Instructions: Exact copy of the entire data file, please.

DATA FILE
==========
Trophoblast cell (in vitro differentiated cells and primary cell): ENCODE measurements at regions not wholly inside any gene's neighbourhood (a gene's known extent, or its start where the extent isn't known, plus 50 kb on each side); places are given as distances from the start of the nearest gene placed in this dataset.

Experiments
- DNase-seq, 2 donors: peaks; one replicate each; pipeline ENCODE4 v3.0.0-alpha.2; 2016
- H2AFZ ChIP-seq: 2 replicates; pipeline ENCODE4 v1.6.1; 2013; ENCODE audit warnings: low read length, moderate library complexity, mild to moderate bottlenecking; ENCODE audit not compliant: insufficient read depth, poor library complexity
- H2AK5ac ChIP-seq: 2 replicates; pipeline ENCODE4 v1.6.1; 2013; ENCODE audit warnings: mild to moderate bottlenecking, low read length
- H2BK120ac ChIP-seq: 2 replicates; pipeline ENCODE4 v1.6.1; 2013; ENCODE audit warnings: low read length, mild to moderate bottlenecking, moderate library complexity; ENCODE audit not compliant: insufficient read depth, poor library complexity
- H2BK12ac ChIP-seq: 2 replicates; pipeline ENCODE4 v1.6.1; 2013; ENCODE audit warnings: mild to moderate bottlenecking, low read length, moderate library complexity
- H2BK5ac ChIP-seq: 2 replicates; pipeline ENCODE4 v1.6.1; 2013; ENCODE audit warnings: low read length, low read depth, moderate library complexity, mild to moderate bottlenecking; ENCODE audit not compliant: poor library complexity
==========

Trophoblast cell (in vitro differentiated cells and primary cell): ENCODE measurements at regions not wholly inside any gene's neighbourhood (a gene's known extent, or its start where the extent isn't known, plus 50 kb on each side); places are given as distances from the start of the nearest gene placed in this dataset.

Experiments
- DNase-seq, 2 donors: peaks; one replicate each; pipeline ENCODE4 v3.0.0-alpha.2; 2016
- H2AFZ ChIP-seq: 2 replicates; pipeline ENCODE4 v1.6.1; 2013; ENCODE audit warnings: low read length, moderate library complexity, mild to moderate bottlenecking; ENCODE audit not compliant: insufficient read depth, poor library complexity
- H2AK5ac ChIP-seq: 2 replicates; pipeline ENCODE4 v1.6.1; 2013; ENCODE audit warnings: mild to moderate bottlenecking, low read length
- H2BK120ac ChIP-seq: 2 replicates; pipeline ENCODE4 v1.6.1; 2013; ENCODE audit warnings: low read length, mild to moderate bottlenecking, moderate library complexity; ENCODE audit not compliant: insufficient read depth, poor library complexity
- H2BK12ac ChIP-seq: 2 replicates; pipeline ENCODE4 v1.6.1; 2013; ENCODE audit warnings: mild to moderate bottlenecking, low read length, moderate library complexity
- H2BK5ac ChIP-seq: 2 replicates; pipeline ENCODE4 v1.6.1; 2013; ENCODE audit warnings: low read length, low read depth, moderate library complexity, mild to moderate bottlenecking; ENCODE audit not compliant: poor library complexity